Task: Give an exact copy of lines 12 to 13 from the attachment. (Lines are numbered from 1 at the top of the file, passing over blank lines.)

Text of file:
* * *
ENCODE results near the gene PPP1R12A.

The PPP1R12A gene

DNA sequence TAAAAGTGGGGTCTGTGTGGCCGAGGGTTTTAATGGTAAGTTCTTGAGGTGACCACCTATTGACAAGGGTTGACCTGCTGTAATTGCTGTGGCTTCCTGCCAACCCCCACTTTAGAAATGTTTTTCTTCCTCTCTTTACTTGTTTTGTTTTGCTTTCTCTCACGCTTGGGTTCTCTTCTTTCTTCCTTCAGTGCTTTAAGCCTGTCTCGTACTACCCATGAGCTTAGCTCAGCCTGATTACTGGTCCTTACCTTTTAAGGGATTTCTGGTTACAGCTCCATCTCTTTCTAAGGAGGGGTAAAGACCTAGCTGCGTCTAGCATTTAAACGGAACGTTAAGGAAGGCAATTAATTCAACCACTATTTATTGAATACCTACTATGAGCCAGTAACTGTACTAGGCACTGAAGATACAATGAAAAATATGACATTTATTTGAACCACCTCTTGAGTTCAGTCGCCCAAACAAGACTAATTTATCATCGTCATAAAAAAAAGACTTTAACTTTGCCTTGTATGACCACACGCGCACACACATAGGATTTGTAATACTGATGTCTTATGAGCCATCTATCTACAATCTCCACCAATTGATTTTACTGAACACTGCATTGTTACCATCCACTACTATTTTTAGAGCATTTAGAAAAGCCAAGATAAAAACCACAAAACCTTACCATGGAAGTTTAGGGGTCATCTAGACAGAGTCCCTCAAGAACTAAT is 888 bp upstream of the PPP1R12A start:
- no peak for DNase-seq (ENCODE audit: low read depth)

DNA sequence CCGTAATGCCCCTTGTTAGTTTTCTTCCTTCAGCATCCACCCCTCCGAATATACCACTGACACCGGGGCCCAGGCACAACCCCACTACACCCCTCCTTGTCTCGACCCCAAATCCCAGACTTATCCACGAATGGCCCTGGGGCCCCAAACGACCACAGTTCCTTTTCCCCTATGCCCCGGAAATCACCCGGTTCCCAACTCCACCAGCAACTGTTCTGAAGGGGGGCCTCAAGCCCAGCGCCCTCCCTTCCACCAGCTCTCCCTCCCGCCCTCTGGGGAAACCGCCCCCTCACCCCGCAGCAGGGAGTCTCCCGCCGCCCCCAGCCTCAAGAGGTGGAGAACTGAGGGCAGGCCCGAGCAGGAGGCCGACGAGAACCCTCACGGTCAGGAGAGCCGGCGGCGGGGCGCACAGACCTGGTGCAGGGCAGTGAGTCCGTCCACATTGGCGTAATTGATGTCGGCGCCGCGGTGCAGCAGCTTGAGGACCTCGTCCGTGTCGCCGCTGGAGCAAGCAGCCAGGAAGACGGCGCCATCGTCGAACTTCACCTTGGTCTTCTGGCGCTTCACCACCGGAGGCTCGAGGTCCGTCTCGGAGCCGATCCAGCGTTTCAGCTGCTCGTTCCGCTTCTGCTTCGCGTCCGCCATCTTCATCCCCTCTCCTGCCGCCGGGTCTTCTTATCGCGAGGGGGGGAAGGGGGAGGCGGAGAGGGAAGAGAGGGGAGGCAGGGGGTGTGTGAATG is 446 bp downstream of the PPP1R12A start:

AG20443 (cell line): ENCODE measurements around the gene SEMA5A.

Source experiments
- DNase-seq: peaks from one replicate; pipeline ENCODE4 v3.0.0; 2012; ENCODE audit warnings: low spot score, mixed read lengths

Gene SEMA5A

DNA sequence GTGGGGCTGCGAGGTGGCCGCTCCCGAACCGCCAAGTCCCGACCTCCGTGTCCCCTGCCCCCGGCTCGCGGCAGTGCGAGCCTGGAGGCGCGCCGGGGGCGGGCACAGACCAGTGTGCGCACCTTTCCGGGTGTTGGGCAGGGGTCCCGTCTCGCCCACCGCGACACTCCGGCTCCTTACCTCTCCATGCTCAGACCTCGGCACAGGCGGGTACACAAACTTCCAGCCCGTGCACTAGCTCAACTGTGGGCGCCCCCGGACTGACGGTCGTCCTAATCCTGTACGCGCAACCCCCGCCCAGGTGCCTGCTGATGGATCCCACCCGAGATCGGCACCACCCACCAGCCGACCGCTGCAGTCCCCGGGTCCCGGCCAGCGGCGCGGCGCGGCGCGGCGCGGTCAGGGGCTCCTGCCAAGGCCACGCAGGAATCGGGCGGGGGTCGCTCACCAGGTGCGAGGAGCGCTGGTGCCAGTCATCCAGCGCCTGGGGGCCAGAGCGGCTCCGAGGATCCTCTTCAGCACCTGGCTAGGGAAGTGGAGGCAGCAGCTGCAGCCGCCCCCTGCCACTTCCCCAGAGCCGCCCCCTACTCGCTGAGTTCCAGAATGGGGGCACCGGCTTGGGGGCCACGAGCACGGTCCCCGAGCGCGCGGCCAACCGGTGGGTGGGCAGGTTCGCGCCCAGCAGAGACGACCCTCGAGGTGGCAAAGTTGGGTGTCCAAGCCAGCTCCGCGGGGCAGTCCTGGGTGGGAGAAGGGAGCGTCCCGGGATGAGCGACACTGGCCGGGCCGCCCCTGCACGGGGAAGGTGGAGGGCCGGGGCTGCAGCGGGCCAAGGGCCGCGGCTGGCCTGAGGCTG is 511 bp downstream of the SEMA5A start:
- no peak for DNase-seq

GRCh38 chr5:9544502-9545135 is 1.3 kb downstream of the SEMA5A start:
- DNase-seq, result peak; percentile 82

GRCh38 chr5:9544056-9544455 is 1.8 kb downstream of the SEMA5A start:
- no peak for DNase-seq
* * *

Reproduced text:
GRCh38 chr5:9544502-9545135 is 1.3 kb downstream of the SEMA5A start:
- DNase-seq, result peak; percentile 82